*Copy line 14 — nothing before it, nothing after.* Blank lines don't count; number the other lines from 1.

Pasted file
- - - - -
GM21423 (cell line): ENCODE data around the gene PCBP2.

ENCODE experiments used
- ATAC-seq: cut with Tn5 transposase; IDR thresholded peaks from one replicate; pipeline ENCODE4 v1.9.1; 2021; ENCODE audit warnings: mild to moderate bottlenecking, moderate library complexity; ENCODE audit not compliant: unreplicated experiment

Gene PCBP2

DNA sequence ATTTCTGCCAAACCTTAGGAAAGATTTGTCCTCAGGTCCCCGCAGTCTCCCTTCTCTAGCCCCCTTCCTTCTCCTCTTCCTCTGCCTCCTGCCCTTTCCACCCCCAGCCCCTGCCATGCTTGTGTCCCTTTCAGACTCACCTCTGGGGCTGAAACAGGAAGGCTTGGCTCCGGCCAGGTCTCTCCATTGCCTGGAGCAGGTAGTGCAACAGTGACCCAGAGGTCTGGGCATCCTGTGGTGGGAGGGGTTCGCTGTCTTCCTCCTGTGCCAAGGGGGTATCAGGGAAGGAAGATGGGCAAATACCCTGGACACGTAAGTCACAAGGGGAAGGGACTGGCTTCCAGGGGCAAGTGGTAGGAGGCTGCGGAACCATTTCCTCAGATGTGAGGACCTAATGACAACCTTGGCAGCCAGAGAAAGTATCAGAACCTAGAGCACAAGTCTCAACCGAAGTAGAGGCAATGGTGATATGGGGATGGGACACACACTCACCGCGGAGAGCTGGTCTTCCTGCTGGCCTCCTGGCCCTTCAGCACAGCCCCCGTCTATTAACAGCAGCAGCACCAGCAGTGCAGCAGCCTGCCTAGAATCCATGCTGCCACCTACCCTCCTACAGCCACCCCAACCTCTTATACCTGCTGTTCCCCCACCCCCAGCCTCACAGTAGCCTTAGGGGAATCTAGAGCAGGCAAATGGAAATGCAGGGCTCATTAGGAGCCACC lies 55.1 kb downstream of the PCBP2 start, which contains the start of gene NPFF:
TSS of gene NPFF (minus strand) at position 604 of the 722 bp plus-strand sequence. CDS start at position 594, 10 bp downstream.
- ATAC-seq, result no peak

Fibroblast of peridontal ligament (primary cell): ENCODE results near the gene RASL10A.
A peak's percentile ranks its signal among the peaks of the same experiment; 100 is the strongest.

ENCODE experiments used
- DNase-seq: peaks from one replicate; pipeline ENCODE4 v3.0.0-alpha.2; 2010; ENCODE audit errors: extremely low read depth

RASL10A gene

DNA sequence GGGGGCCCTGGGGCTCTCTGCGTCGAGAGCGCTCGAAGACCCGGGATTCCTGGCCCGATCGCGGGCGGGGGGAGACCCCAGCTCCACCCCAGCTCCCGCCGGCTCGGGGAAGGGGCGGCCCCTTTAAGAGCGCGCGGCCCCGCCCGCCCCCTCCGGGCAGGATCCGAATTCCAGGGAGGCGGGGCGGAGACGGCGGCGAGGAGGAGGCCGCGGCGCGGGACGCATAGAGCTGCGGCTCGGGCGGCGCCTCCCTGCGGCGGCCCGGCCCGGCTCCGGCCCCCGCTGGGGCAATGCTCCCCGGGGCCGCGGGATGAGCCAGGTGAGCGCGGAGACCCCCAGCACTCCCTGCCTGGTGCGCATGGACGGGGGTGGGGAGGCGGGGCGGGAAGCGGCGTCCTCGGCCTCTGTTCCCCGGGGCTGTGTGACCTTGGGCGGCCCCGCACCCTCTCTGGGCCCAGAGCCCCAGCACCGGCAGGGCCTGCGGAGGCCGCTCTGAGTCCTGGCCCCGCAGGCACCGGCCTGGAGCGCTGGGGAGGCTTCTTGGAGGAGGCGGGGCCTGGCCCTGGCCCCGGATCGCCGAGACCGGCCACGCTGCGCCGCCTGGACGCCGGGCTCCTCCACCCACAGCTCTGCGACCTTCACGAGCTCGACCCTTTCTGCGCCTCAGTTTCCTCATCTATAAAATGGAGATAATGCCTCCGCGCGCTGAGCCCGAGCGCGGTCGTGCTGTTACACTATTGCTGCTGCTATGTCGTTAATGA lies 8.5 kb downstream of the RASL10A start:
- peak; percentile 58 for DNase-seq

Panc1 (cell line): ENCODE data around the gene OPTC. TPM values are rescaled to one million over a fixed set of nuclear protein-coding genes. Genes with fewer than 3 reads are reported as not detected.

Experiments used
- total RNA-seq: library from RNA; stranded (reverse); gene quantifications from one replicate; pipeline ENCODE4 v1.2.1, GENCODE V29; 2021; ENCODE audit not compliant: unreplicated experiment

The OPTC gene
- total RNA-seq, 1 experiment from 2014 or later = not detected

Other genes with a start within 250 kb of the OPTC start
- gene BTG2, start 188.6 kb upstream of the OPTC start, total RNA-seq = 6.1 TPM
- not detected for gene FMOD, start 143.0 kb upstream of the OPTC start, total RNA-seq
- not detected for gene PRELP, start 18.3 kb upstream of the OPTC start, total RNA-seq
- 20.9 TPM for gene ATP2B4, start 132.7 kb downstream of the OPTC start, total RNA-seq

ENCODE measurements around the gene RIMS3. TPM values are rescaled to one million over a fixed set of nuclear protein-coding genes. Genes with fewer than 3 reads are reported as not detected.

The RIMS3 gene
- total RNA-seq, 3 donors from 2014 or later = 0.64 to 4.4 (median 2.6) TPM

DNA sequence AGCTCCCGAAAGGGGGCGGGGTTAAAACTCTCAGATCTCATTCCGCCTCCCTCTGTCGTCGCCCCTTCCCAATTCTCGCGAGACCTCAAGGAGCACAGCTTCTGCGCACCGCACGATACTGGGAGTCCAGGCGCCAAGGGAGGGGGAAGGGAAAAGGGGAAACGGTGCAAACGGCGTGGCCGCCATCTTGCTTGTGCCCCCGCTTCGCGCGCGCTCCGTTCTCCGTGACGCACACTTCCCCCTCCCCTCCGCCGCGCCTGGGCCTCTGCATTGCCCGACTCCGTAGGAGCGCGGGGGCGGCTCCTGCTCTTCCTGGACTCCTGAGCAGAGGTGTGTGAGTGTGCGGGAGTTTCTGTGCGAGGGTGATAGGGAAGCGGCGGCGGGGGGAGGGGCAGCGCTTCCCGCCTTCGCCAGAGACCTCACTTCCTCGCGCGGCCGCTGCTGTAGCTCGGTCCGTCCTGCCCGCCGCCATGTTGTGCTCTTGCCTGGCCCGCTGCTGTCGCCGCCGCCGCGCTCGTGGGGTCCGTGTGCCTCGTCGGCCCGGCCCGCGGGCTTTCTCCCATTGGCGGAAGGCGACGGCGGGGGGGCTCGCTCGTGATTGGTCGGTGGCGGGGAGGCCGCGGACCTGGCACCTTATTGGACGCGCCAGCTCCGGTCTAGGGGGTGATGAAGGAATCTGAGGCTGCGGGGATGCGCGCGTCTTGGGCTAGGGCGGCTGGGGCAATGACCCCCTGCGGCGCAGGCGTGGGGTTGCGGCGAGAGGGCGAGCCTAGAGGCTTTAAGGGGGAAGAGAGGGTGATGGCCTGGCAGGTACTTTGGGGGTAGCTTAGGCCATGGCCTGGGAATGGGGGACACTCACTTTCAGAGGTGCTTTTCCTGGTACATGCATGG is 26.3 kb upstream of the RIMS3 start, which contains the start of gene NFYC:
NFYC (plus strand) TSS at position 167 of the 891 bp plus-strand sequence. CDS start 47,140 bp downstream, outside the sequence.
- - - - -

- peak; percentile 58 for DNase-seq